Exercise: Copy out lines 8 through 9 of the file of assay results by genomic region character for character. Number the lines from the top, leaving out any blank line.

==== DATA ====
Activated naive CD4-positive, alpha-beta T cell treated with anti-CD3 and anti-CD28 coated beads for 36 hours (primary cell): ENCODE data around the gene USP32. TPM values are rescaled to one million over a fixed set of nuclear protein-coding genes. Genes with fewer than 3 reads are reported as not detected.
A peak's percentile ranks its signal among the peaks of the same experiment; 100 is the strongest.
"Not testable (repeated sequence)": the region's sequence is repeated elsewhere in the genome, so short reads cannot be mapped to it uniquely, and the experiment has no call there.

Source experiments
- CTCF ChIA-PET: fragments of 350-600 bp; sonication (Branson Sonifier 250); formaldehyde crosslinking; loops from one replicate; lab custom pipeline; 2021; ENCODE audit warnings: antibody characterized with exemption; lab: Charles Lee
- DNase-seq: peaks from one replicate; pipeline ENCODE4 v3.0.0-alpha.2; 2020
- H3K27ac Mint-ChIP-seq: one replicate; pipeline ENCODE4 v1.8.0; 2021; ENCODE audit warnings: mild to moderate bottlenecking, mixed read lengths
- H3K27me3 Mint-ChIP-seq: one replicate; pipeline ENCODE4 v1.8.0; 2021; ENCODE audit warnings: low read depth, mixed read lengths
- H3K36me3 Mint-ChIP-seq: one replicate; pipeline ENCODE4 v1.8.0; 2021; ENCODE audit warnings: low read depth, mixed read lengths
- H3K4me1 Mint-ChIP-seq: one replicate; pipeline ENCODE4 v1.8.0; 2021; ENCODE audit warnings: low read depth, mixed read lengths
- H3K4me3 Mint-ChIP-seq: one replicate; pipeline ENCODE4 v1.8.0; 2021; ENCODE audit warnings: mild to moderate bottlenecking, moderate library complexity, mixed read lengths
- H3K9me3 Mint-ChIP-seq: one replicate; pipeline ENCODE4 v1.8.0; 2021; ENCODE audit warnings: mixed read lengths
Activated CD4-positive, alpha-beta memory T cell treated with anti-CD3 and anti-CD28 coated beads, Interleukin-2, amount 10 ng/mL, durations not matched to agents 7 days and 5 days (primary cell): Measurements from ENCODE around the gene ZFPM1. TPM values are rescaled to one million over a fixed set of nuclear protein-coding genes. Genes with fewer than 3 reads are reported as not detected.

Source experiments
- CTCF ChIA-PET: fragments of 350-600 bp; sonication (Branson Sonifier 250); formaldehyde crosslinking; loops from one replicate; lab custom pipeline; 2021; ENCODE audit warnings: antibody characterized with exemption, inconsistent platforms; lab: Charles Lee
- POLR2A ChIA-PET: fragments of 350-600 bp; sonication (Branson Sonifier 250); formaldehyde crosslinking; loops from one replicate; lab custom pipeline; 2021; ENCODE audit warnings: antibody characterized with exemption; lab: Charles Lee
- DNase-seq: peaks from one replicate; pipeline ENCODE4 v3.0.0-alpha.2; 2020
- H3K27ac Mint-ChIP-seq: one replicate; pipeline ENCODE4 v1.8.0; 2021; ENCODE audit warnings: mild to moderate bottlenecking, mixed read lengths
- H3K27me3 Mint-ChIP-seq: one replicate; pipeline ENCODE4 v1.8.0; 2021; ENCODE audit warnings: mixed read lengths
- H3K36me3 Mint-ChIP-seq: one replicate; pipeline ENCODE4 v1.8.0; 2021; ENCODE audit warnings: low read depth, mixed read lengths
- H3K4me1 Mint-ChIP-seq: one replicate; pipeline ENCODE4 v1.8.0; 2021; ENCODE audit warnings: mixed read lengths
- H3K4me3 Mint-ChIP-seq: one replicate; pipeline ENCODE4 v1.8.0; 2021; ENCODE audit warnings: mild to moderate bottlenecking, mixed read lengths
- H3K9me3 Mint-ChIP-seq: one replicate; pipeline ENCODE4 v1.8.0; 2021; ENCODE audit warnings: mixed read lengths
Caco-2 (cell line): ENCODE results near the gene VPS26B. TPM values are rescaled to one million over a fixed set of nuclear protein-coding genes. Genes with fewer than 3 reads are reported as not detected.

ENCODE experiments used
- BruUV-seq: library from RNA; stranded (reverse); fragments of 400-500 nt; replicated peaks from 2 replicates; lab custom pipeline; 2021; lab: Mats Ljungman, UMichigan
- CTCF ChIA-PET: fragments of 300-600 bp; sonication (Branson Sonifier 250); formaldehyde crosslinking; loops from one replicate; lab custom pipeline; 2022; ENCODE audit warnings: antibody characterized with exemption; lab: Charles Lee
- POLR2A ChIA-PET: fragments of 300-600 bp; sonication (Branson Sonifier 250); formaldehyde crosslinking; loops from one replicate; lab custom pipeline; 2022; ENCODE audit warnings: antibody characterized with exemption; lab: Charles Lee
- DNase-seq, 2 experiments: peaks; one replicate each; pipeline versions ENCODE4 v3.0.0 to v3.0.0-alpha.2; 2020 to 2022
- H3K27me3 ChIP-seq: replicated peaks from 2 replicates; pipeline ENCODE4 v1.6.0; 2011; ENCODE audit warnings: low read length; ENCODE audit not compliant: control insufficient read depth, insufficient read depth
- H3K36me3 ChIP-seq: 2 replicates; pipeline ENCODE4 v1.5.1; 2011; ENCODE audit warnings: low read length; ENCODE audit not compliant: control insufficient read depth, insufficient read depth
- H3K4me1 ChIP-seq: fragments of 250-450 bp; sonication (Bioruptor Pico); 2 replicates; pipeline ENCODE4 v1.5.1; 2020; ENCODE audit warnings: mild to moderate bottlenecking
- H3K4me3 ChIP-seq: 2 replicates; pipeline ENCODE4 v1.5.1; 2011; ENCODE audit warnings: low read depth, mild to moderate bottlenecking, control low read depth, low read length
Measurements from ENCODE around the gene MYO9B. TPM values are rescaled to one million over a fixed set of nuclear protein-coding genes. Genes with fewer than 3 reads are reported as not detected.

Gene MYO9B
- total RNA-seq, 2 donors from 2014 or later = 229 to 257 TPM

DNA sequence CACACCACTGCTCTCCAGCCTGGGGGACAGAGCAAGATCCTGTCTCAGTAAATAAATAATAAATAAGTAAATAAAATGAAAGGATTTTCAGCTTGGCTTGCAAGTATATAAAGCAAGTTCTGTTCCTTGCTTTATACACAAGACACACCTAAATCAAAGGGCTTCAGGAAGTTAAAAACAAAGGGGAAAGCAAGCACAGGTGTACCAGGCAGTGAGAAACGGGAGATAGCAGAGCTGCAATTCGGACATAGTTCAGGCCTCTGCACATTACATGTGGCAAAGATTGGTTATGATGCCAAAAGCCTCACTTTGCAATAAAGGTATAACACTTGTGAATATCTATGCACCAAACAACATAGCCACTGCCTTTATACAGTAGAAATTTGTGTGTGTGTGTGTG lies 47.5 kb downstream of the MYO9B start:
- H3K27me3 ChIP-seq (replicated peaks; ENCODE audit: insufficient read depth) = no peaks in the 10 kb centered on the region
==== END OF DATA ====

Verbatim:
- H3K27me3 Mint-ChIP-seq: one replicate; pipeline ENCODE4 v1.8.0; 2021; ENCODE audit warnings: low read depth, mixed read lengths
- H3K36me3 Mint-ChIP-seq: one replicate; pipeline ENCODE4 v1.8.0; 2021; ENCODE audit warnings: low read depth, mixed read lengths